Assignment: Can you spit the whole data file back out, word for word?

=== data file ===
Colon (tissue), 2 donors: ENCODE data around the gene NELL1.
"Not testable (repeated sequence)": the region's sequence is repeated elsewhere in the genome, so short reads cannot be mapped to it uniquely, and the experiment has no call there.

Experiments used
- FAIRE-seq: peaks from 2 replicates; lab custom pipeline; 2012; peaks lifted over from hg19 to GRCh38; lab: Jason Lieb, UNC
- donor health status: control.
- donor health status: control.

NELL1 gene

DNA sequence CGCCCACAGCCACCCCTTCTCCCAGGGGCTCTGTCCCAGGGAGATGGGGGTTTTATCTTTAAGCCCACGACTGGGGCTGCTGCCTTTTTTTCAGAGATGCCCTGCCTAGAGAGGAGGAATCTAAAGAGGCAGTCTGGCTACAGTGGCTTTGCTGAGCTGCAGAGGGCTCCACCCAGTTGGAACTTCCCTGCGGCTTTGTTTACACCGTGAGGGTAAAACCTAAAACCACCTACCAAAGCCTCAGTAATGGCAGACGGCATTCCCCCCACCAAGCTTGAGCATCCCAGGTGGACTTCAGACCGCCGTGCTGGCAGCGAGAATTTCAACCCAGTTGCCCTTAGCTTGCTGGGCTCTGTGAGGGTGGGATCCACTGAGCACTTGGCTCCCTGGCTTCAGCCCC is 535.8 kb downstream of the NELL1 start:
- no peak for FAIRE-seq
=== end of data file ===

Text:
Colon (tissue), 2 donors: ENCODE data around the gene NELL1.
"Not testable (repeated sequence)": the region's sequence is repeated elsewhere in the genome, so short reads cannot be mapped to it uniquely, and the experiment has no call there.

Experiments used
- FAIRE-seq: peaks from 2 replicates; lab custom pipeline; 2012; peaks lifted over from hg19 to GRCh38; lab: Jason Lieb, UNC
- donor health status: control.
- donor health status: control.

NELL1 gene

DNA sequence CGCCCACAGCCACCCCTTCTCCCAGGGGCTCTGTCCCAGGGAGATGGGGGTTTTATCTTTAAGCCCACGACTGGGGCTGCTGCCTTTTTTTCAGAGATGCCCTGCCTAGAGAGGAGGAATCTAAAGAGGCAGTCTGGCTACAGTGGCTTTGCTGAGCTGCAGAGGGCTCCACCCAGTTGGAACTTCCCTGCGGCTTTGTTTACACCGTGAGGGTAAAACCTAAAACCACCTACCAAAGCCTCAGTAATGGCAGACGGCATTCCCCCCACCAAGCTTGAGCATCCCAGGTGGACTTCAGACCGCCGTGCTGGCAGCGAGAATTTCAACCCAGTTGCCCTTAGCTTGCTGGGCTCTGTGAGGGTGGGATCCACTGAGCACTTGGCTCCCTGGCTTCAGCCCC is 535.8 kb downstream of the NELL1 start:
- no peak for FAIRE-seq